When people think about the stereotypical alcoholic, they usually imagine somebody who starts drinking in the morning and drinks themselves to sleep. But the reality is, that this is just one type of drinking behavior associated with alcoholism. Alcoholism is the most extreme kind of alcohol abuse. Those who become addicted to it consume it compulsively with little to no self-control. This is why despite the numerous negative consequences; most alcoholics will succumb to cravings and continue to drink. Additionally, alcoholism is a progressive disorder that over time can cause significant physical, neurological, and emotional changes to a person.
Signs of Alcoholism
Engages in binge drinking
Drinks until the black out
Drinks throughout the day
Often complains about being hungover
Drinking interferes with daily responsibilities
Experiences withdrawal symptoms when not drinking
Has strong urges or cravings to use alcohol
Has a high alcohol tolerance (Can drink large amounts without getting drunk)
Engages in illegal or risky actions such as driving drunk
Is unable to just have just one drink
Experiences lapses in memory
How Many People Die from AlcoholismEvery Year in US?
Within just an 8-year period (2006-2014) the amount of ER visits due to alcohol rose by 47 percent. Additionally, alcohol is the cause of death for 95,000 people annually.
How Addictive is Alcohol
You may have wondered if alcohol is as addictive as other substances. After all, alcohol is legal and many people consider legal drugs to be safer. But when considering other legal drugs such as nicotine or prescription opioids, this argument doesn’t hold water. In fact, Alcohol is very addictive with 1 in 12 American adults struggling with alcohol dependency or misuse. Consuming alcohol modifies the way the brain functions by increasing dopamine and manipulating other neurotransmitters in the brain. This interaction is what is responsible for the pleasurable and sedative effects of drinking and is also what keeps people hooked on drinking. But the benefits of alcohol eventually run dry. Those who become regular and heavy users will notice that they don’t feel great when they aren’t drinking. For one, excessive drinking depletes GABA stores in the brain leading to feelings of anxiousness, headaches, insomnia, and depression. Over excitation of the nervous system is just one serious aspect of alcohol withdrawals.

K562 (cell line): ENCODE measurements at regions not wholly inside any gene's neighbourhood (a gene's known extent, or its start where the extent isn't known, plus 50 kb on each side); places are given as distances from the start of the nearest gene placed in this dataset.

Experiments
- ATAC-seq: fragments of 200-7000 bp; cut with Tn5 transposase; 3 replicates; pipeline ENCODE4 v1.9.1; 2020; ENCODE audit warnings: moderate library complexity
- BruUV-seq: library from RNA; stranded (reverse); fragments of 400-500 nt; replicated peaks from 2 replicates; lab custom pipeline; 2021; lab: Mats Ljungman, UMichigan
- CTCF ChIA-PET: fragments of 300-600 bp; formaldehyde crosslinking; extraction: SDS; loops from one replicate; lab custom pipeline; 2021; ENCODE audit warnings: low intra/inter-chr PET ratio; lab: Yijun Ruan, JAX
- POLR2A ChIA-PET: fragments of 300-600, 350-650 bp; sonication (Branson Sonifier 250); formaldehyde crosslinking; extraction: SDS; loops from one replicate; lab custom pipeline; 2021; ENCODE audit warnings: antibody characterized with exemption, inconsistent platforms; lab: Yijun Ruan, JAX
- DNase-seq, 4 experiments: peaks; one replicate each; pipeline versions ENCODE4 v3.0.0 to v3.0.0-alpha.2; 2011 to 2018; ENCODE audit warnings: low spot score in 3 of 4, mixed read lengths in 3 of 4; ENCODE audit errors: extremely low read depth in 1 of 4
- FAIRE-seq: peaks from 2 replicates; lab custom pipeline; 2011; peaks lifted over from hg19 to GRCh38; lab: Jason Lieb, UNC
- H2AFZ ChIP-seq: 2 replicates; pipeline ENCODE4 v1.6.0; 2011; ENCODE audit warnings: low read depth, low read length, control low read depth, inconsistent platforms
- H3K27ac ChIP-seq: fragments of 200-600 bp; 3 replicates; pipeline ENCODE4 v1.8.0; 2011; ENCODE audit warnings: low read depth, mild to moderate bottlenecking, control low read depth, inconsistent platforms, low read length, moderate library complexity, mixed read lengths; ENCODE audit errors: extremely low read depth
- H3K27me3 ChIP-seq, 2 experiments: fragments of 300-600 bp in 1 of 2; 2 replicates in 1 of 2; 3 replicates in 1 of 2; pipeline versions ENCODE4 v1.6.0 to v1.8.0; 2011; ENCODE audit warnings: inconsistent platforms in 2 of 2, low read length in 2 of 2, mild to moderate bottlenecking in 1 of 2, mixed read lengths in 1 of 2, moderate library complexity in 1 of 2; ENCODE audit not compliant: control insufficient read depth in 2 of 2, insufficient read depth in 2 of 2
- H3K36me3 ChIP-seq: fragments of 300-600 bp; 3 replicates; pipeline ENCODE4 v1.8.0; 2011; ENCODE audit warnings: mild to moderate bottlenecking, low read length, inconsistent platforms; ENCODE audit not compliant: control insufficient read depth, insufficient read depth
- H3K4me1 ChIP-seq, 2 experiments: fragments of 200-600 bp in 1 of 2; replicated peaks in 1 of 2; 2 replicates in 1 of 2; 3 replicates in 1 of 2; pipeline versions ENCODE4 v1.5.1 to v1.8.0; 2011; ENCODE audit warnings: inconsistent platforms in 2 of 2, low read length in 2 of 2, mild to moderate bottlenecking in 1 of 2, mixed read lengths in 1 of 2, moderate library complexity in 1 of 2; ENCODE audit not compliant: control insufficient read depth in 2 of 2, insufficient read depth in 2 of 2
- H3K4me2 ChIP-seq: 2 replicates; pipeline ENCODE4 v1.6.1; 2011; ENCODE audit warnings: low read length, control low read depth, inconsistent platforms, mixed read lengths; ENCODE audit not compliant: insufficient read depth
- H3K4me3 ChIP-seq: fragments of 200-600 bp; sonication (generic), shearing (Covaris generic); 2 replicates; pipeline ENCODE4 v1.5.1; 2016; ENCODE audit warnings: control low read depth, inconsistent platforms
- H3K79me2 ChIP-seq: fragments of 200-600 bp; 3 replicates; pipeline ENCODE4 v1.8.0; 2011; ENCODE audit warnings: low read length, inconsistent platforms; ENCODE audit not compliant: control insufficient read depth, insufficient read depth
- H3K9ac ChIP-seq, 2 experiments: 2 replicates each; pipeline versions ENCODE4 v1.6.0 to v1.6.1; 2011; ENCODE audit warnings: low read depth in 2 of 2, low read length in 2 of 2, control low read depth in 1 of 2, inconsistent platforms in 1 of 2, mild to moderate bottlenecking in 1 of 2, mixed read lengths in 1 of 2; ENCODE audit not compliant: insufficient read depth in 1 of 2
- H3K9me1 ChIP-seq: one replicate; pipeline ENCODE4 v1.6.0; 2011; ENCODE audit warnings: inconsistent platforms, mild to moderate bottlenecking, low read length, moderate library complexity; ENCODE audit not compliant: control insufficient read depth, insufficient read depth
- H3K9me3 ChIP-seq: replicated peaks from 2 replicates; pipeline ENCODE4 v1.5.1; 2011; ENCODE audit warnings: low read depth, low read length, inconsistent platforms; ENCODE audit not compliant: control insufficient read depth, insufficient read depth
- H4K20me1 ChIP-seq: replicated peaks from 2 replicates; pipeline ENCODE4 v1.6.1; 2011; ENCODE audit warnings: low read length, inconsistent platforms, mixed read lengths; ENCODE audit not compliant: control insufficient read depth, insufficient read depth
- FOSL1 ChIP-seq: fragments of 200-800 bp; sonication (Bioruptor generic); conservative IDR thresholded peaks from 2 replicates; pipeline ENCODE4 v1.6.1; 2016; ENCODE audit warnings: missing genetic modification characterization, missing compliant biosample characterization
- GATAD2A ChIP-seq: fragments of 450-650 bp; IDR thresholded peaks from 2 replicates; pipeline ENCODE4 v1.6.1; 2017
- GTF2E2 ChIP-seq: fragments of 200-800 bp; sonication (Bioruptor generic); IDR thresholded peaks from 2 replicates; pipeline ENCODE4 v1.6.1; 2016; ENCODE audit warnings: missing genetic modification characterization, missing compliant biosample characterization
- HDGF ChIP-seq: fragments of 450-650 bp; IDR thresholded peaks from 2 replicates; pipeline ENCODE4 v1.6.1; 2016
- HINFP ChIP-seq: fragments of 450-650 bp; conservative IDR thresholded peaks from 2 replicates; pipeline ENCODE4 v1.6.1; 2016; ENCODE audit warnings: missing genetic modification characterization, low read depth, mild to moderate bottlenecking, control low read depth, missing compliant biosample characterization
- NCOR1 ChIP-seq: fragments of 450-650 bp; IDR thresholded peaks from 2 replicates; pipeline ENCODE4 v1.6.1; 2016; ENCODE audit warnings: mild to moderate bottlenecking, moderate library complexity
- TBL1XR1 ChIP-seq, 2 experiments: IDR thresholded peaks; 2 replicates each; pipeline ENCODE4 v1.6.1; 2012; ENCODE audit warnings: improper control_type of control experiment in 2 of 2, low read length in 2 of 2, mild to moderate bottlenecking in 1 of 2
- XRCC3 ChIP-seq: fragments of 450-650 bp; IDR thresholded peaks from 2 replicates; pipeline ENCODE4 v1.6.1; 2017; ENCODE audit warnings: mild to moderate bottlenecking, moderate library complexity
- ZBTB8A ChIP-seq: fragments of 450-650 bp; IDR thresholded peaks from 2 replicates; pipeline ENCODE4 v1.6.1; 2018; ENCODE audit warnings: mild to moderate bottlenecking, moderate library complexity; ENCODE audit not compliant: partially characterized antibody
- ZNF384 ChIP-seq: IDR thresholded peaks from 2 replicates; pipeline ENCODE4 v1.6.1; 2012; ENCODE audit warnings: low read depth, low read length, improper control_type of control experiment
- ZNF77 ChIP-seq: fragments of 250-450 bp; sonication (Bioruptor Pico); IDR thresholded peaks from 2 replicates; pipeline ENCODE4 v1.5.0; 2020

Best Way to Tackle Alcohol Addiction
In the same way that you can’t get addicted to alcohol from one drink, beating alcohol is a process that can take months or even years. The first step to quitting alcohol is Detox. A treatment that involves removing the presence alcohol and other drugs from the body. While this may sound simple, it is really anything but. Alcohol withdrawals can cause severe discomfort and in certain cases death. Therefore, the best way to detox from alcohol is to attend a medical inpatient detox program. Just as it is important to retrain the body to function without alcohol, it is also necessary to retrain the mind. While in rehabilitation, individuals develop the tools necessary to beat alcoholism, like psychotherapy, addiction education and relapse management skills.
Find Your Sobriety with Forward Recovery
Alcohol addiction doesn’t have to be a life sentence. Forward Recovery is a premier rehab and detox facility operating in Los Angeles, California. To learn more, call us at (844) 387-6889